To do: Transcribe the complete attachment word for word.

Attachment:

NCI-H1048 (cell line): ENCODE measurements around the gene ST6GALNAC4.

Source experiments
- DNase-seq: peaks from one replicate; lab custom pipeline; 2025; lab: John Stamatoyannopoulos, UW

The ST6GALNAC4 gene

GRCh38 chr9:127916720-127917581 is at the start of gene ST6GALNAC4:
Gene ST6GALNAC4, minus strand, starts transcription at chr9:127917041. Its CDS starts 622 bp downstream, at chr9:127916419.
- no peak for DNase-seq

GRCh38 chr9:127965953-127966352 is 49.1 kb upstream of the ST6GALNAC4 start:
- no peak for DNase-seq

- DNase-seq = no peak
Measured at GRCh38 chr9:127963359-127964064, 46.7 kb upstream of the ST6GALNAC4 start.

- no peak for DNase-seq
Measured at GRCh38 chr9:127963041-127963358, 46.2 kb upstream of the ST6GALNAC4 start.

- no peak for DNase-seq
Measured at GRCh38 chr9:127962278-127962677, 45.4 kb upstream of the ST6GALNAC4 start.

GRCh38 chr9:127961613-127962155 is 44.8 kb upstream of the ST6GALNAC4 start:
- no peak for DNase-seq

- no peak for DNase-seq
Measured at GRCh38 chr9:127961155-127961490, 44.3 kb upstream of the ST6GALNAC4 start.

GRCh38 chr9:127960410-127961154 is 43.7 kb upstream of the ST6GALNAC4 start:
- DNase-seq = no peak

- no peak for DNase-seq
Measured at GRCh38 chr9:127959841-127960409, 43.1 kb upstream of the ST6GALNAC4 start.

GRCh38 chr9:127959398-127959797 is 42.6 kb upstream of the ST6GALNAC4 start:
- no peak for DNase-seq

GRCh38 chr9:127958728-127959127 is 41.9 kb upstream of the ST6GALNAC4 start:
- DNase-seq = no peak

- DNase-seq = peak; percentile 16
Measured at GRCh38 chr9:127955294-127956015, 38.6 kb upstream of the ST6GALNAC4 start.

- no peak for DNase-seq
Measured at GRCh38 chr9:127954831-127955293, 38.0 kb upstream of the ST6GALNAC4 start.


NCI-H1048 (cell line): ENCODE measurements around the gene ST6GALNAC4.

Source experiments
- DNase-seq: peaks from one replicate; lab custom pipeline; 2025; lab: John Stamatoyannopoulos, UW

The ST6GALNAC4 gene

GRCh38 chr9:127916720-127917581 is at the start of gene ST6GALNAC4:
Gene ST6GALNAC4, minus strand, starts transcription at chr9:127917041. Its CDS starts 622 bp downstream, at chr9:127916419.
- no peak for DNase-seq

GRCh38 chr9:127965953-127966352 is 49.1 kb upstream of the ST6GALNAC4 start:
- no peak for DNase-seq

- DNase-seq = no peak
Measured at GRCh38 chr9:127963359-127964064, 46.7 kb upstream of the ST6GALNAC4 start.

- no peak for DNase-seq
Measured at GRCh38 chr9:127963041-127963358, 46.2 kb upstream of the ST6GALNAC4 start.

- no peak for DNase-seq
Measured at GRCh38 chr9:127962278-127962677, 45.4 kb upstream of the ST6GALNAC4 start.

GRCh38 chr9:127961613-127962155 is 44.8 kb upstream of the ST6GALNAC4 start:
- no peak for DNase-seq

- no peak for DNase-seq
Measured at GRCh38 chr9:127961155-127961490, 44.3 kb upstream of the ST6GALNAC4 start.

GRCh38 chr9:127960410-127961154 is 43.7 kb upstream of the ST6GALNAC4 start:
- DNase-seq = no peak

- no peak for DNase-seq
Measured at GRCh38 chr9:127959841-127960409, 43.1 kb upstream of the ST6GALNAC4 start.

GRCh38 chr9:127959398-127959797 is 42.6 kb upstream of the ST6GALNAC4 start:
- no peak for DNase-seq

GRCh38 chr9:127958728-127959127 is 41.9 kb upstream of the ST6GALNAC4 start:
- DNase-seq = no peak

- DNase-seq = peak; percentile 16
Measured at GRCh38 chr9:127955294-127956015, 38.6 kb upstream of the ST6GALNAC4 start.

- no peak for DNase-seq
Measured at GRCh38 chr9:127954831-127955293, 38.0 kb upstream of the ST6GALNAC4 start.